Today marks the 135th anniversary of one of America’s best known shootouts — that between the Earp brothers and the Clanton-McLaury gang at the OK Corral in Tombstone, Arizona.
The town had flourished as a mining spot in the years since 1877, when silver was discovered nearby. In that time, the Earp brothers had emerged as the powerhungry law and order of the area; the Clanton-McLaury gang the rebellious cowboys. On this day, the latter group decided to confront the Earps for what they believed was ruthless, baseless enforcement.
The shootout featured around 30 shots in a 30-second burst, and it left Billy Clanton and the McLaury brothers dead. Virgil and Morgan Earp and Doc Holliday were wounded, but survived.
Oct. 27, 1932, saw the birth of one of the great American poets of the 20th century. Sylvia Plath was born in Boston to a German immigrant father and a second-generation American mother, of Austrian descent.
Plath excelled intellectually from a young age, publishing her first poem at 8 years old, around the time her father died due to complications from untreated diabetes. She published collections of poetry and the novel “The Bell Jar” during her 20s, and was widely recognized for her virtuosic talent.
In 1956, she met the writer Ted Hughes, and they began a relationship that would lead to a marriage, two children and a subsequent separation. Plath struggled with mental illness most of if not all her adult life, and in 1963, at 30 years old, she killed herself in her home.
Several years later, on Oct. 29, 1966, a different kind of lore took hold in American pop music. “96 Tears,” a song from the garage rock band ? (Question Mark) and the Mysterians, hit the top spot on the Billboard pop chart.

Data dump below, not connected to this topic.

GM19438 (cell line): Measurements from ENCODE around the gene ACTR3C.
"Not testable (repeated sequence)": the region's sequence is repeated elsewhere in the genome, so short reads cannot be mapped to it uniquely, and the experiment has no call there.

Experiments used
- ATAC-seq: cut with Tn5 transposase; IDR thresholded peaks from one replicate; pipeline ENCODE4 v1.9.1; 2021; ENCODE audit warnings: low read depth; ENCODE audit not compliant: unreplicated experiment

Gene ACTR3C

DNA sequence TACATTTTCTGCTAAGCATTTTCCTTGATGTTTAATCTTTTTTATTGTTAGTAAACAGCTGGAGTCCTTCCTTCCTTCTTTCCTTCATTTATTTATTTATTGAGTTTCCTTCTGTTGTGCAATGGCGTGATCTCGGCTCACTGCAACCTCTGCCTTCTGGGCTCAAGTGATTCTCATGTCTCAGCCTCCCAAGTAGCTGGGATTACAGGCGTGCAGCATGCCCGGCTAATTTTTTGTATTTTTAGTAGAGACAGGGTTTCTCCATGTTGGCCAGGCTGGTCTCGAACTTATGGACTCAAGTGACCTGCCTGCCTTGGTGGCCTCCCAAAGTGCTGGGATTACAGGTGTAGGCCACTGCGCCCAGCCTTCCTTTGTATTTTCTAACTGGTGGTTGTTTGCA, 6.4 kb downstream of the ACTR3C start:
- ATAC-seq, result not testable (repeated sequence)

The success of the song brought overnight attention to an unassuming group from Michigan, which featured a lead singer who actually went by the name “?” or “Question Mark” and who remains adamant that he is an alien. The band is sometimes considered a one-hit wonder — it never enjoyed this kind of success again — but many today believe its music to be an early forerunner to the punk movement of the midto late-70s.
In a much different sort of historical event, Martin Luther posted his 95 revolutionary theses to the door of Castle Church in Wittenburg, Germany, on Oct. 31, 1517. These ideas would go on to spring the Protestant Reformation.
For one, Luther condemned the Roman Catholic Church for its practice of asking payment in exchange for forgiveness of sins. His controversial ideas and increasing popularity led to his excommunication from the Catholic Church, as well as a declaration from the Holy Roman Emperor Charles V of Germany that anyone could murder him without punishment.
Luther was protected, however, and lived until 1546, by which time he had laid the groundwork for the Protestant movement.
Five years before Luther nailed his criticism to a door, one of the great accomplishments of Renaissance art was revealed to the public for the first time. On Nov. 1, 1512, the Sistine Chapel ceiling, painted by Michelangelo, opened for exhibit.
It took the great artist some three or four years to complete the work, and now it stands alongside other projects, like the marble David sculpture, as one of his finest. In his lifetime, Michelangelo was considered Europe’s top living artist; today he is recognized as one of the greatest artists to ever live.